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Addressing the big data knowledge gap

08 June 2017

Leor Barth warns that to ensure that SME manufacturers remain competitive in the future they need to start to make use of their plant data. 

Manufacturers are often told that insights from big data analytics will offer a competitive advantage. Research published at the end of 2016 by Warwick Analytics, on behalf of the Alan Turing Institute found that tools such as Enterprise Resource Planning (ERP), Business Intelligence (BI) and Customer Relationship Management (CRM) are helping manufacturers ‘identify hidden information which can be used by organisations to provide valuable insights.’ 

However, for many new adopter manufacturers – particularly SMEs – there does remain a lack of knowledge about how this works in practice. Half of respondents to the same survey stated that they did not clearly understand the difference between business intelligence, big data analytics, and predictive analytics. 

Essentially, big data is the large volume of data – structured and unstructured – that inundates a business on a day-to-day basis. Big data or rather, big data analytics in manufacturing is about more than the amount of data in the industry. It is about using a common data model to combine structured business system data; structured operational system data; unstructured internal; and external data with a view to uncovering new insights through advanced analytical tools.

Big data analytics has already redefined many sectors of the manufacturing industry and has moved beyond being a buzzword. For many it is now a highly effective growth tool, one that informs decision-makers, helping to drive performance. It’s not all about technology – it’s also strategy, and if SMEs have both, they are off to a good start.
So, for food companies looking to better understand how big data can help their business, where is a good place to start? The first step is to see how much data the company has at its disposal. Most plants will collect volumes of process data, typically only using it only for tracking purposes, and not as a basis for improving operations. For these players, the challenge is to invest in the systems and skillsets that will allow them to optimise existing process information. For example, by centralising data from multiple sources, data analysts can draw actionable insights and useful, decision-making information. A key outcome is being able to predict future activities. This can help manufacturers improve margins, boost energy efficiency and sustainability, address regulatory concerns, increase product quality and reliability, save on costly IT and human resources.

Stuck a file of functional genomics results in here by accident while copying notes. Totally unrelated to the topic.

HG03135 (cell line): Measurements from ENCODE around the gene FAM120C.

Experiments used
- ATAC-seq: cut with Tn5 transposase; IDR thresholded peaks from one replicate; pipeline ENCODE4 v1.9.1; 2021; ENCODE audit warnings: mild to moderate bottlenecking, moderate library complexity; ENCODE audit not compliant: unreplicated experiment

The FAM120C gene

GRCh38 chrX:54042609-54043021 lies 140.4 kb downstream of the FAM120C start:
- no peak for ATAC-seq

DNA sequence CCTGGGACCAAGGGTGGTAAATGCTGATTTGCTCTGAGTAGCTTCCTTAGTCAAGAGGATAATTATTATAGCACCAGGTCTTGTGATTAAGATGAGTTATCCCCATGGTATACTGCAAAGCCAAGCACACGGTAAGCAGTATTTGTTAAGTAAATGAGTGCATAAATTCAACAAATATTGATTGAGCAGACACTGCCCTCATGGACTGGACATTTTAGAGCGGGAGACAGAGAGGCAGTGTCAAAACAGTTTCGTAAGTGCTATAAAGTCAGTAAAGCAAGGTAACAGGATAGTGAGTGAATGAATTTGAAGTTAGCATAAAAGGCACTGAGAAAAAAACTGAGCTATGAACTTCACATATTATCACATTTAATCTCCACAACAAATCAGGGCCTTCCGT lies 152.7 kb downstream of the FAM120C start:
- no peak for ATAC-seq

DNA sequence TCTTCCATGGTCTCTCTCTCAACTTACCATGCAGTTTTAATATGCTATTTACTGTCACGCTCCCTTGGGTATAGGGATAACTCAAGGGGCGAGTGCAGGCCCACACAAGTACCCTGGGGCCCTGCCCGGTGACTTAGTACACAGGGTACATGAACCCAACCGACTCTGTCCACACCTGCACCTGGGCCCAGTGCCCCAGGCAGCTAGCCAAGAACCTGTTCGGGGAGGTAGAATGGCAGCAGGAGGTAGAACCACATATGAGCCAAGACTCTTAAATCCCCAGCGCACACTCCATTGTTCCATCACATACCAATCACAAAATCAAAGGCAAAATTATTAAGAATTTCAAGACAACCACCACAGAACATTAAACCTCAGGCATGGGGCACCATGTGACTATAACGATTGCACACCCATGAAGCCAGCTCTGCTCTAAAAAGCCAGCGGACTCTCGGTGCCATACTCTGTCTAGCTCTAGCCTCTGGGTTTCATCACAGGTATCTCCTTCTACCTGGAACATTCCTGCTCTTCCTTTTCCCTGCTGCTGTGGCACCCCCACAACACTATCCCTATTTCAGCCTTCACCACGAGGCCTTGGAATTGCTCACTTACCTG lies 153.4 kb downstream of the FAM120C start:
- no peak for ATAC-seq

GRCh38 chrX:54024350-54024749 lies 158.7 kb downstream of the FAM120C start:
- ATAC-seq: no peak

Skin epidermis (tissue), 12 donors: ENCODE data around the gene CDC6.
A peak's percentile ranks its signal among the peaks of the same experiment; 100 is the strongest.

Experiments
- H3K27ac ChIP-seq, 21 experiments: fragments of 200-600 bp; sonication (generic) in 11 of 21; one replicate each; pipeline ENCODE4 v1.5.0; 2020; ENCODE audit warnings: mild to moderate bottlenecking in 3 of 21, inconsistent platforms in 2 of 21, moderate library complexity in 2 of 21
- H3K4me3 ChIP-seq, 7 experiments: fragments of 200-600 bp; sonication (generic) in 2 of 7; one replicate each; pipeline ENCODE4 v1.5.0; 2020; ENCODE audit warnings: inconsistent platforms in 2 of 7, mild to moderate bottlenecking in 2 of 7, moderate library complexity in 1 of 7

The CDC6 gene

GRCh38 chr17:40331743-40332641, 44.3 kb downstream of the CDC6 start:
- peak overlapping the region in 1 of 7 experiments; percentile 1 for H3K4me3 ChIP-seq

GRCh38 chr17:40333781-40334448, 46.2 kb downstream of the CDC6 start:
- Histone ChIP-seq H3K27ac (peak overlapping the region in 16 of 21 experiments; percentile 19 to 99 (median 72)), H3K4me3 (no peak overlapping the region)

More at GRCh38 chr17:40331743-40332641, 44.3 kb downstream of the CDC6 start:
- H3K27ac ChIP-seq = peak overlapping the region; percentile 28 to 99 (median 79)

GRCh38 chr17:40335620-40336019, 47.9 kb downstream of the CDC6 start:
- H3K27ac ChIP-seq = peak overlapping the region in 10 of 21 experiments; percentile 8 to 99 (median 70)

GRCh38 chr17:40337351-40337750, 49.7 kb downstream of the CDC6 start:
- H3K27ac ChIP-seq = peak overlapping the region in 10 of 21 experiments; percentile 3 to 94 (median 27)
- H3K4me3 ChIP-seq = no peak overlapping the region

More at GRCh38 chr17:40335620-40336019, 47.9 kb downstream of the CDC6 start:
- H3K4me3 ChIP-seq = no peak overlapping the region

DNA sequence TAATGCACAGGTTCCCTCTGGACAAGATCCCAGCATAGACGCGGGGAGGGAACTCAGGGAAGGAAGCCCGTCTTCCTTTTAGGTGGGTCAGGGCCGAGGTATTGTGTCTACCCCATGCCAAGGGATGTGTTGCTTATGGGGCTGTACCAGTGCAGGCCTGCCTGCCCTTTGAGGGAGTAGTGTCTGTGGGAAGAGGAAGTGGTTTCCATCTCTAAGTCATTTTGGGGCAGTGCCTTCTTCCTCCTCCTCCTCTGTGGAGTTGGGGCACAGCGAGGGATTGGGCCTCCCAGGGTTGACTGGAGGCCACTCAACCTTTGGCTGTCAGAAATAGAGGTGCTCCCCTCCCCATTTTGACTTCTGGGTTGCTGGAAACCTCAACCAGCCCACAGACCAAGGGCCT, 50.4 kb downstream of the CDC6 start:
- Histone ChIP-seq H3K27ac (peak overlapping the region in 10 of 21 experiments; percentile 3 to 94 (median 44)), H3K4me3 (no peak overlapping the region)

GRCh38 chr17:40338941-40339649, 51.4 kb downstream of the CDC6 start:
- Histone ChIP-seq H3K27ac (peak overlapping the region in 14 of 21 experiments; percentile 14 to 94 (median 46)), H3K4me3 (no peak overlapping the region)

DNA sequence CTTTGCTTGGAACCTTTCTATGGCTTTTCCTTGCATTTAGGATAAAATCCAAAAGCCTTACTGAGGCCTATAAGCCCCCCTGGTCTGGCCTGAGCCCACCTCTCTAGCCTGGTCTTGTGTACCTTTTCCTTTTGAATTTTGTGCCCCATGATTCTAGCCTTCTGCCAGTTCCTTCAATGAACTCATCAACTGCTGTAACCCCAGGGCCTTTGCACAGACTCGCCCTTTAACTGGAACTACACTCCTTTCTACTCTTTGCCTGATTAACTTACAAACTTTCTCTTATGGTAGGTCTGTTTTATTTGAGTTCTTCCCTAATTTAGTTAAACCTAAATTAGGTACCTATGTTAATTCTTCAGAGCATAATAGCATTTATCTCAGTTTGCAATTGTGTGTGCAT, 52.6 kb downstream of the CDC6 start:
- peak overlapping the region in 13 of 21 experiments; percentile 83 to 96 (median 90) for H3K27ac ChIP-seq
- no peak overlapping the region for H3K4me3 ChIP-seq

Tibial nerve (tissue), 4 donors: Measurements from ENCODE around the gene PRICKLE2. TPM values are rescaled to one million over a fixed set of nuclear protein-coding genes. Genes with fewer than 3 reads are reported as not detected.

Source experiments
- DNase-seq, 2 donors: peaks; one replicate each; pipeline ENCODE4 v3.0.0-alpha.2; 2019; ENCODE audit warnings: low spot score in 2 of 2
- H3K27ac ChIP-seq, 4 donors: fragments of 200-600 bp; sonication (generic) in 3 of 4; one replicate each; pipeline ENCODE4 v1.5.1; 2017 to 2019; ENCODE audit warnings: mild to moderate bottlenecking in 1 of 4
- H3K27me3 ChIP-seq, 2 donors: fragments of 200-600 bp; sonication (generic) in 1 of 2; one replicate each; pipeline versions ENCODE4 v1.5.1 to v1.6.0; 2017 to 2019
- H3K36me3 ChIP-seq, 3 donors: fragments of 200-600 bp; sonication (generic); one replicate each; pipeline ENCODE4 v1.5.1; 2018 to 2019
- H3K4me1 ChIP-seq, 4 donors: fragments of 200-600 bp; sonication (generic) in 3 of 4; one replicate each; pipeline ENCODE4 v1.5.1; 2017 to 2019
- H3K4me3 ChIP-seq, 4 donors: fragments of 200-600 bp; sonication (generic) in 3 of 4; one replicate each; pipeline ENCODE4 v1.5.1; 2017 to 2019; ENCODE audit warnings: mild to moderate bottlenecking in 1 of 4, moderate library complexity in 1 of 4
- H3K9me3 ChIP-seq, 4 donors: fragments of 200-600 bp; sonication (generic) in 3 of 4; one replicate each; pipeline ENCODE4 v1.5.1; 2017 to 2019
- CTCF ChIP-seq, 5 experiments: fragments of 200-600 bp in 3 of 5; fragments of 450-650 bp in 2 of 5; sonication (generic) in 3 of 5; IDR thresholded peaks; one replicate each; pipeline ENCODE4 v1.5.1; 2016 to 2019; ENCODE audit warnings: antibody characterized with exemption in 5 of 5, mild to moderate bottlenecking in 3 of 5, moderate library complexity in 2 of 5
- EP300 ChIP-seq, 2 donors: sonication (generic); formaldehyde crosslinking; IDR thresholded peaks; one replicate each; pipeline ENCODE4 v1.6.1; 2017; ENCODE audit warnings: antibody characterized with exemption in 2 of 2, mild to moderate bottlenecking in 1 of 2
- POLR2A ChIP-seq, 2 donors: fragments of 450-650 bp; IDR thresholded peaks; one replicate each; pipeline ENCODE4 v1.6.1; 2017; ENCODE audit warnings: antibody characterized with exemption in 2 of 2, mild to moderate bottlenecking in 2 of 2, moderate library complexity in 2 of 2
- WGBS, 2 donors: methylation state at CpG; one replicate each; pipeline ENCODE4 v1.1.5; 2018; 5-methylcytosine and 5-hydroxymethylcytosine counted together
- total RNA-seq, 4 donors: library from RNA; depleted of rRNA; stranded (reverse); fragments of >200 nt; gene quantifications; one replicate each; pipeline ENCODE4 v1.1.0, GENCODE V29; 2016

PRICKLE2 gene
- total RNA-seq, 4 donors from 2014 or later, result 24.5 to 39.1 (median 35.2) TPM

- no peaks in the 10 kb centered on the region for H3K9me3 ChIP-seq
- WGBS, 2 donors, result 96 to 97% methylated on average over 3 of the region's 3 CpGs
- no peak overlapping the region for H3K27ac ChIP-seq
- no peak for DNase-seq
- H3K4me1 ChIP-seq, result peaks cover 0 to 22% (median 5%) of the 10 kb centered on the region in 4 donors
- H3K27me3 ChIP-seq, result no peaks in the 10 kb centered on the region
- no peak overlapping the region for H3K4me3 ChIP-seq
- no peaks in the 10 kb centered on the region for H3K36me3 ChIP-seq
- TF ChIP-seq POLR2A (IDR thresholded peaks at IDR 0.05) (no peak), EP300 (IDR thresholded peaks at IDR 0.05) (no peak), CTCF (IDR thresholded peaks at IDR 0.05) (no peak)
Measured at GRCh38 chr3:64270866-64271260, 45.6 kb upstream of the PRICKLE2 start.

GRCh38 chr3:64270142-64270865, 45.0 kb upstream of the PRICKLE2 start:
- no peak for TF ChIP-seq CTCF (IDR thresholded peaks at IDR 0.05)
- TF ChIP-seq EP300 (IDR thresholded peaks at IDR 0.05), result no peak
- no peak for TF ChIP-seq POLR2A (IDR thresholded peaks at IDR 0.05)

A big data strategy
For food companies looking to implement a clear big data strategy, the following steps provide a good structure to help get started:

• Define a strategy – Set priorities and goals and build a roadmap – define what you’re looking to achieve.
• All aboard! – Get the right players in your court, all C-level management, IT and an outside consultant if needed.
• Set / define CSFs – Critical Success Factors (CSFs) determine the value of your project from the get-go, so establish, implement and agree before you begin.
• Data requirements – Spell it out beforehand, ask (and answer) questions like: What’s the volume of data received? Who/what will be the recipient of this data? How do we retrieve it, process it, manage it, secure it?
• Structure is key – Use open, flexible and scalable tools that yield quick (but viable) results as opposed to monster-sized app or system.
• Shop wisely – There’s no ‘one tool fits all’ so carefully scan and evaluate the market and its many vendors, as they come in all shapes, sizes and prices.
• Pilot phase – Before you embark, it’s highly recommended to sponsor (pay for) and run a pilot project to build management’s confidence and validate your project strategy and roadmap.

Big data analytics is set to have a big impact on the manufacturing world when it is really put to good use - when it is analysed, not just collected and stored. Food companies need to act fast to make sure they are able to generate the ‘right’ data and, most importantly, are able to turn it into actionable information. This will drive growth, and ensure companies are able to improve their performance levels in an increasingly competitive environment.

Leor Barth is vice president of R&D at Priority Software.

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